"Mattapoisett in the Making"
Chapter One: Land and Trade
By Charles Mendell
They came by foot, ox cart and horseback over the Indian trails, those first settlers. The year was 1680 when Samuel Hammond with his bride and quick tempered younger brother John, Moss Barlow, and William Dexter and his four sons traveled from Sandwich to stake their homesteads in the "Plantation of Mattapoisett."
Samuel and John pushed through the forests, forded the Mattapoisett River, and down to the further of the two necks to the west of the harbor, where hard against the bounds of ancient Dartmouth, they built their home. Here a knoll-like island secluded a little cove which soon sheltered a crude wooden landing pushed out into the water. Moses Barlow had drawn his twenty acres for a house lot to the east of the river, and some half mile from the head of the harbor in the vicinity of the old Indian burial mound, he cleared his homestead. The Dexters went down Pine Island way, to the east of the harbor, where a little brook flows into its salt marsh and seas curl over marcelled clamflats.
It was land for farms they wanted first, and Mattapoisett -- the summer resting place of the Indians was tempting and sweet to behold. The cleared cornfields of the Indians stretched along the shores and back to the forests, deserted "grassie plains" that lay fallow and ripe. On the long necks, smooth reaches of brown salt marsh waved tons of hay between the blue water and the line of woods. Up along the Mattapoisett River, lush bottom land promised sweet fresh hay. As for woodland, the forest stretched away without end. And of all this, each proprietor, for a start, got a share -- twenty acres for a homestead and forty acres of bottom land, timber and salt marsh.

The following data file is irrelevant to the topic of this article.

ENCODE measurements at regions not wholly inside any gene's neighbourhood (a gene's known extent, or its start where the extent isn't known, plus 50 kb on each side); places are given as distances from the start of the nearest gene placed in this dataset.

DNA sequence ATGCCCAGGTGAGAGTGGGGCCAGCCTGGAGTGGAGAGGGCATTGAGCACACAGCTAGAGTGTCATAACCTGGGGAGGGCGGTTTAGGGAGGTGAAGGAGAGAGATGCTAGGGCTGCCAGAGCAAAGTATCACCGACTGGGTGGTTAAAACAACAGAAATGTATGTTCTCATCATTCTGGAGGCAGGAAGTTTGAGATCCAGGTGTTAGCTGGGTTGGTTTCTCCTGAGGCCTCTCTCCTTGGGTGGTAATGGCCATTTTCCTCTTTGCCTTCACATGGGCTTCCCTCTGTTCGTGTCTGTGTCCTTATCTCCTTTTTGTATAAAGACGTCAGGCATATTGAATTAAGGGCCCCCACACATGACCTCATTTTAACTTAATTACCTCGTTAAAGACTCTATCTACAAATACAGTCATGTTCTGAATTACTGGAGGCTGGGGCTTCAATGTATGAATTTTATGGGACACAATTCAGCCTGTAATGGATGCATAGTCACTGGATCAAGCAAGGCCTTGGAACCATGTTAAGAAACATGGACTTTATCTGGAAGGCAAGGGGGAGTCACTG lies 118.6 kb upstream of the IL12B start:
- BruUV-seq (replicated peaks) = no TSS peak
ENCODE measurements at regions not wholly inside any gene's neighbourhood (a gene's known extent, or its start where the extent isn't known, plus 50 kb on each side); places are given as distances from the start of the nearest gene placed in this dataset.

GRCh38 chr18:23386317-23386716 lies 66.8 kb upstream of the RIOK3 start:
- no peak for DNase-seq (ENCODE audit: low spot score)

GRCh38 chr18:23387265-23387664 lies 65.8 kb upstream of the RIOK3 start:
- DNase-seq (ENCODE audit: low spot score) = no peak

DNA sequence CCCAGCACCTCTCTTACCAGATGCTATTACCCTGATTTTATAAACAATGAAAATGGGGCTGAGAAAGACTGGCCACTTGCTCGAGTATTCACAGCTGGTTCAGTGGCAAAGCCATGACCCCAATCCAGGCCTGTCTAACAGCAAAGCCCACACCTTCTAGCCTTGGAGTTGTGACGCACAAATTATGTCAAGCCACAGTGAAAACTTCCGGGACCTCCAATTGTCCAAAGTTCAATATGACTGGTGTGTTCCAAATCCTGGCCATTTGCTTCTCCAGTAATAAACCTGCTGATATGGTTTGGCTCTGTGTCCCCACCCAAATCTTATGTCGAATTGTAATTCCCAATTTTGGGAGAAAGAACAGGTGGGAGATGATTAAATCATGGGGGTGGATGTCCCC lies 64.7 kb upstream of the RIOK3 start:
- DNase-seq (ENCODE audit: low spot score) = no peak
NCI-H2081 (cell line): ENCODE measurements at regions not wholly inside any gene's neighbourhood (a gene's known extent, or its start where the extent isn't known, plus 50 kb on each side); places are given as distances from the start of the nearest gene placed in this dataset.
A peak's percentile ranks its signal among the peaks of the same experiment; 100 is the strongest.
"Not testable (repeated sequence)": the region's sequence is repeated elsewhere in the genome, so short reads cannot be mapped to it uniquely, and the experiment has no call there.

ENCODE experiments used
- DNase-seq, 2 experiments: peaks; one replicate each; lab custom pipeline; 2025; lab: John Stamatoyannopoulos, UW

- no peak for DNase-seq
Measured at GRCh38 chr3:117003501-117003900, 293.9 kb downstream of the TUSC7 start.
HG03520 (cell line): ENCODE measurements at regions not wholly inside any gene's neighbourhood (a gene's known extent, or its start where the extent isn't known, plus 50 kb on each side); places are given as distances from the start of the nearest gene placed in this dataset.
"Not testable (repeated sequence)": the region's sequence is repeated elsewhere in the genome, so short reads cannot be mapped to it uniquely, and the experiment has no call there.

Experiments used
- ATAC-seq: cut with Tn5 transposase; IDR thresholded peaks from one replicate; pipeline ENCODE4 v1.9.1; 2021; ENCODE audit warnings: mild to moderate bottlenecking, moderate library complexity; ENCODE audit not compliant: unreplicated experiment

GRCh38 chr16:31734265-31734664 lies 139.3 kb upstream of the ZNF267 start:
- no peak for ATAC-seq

This was a place at a time when people lived directly from the land, this was a place to cut a clearing and build a cabin, to bring a wife to and raise sons to help with the chores. This was a place where twenty-five years of honest work would bring a big square, low-ceilinged house, an even bigger barn, a smoke house, a corn house -- in short, where a man could make himself a farm that would provide him everything he needed. His cleared fields would yield him corn and rye, vegetables and fruit. His pastures and crops would feed cattle and sheep, hog and fowl. His woodlots would give him lumber for his buildings and furniture and wagons, and would fill his sheds with swelling stacks of winter firewood.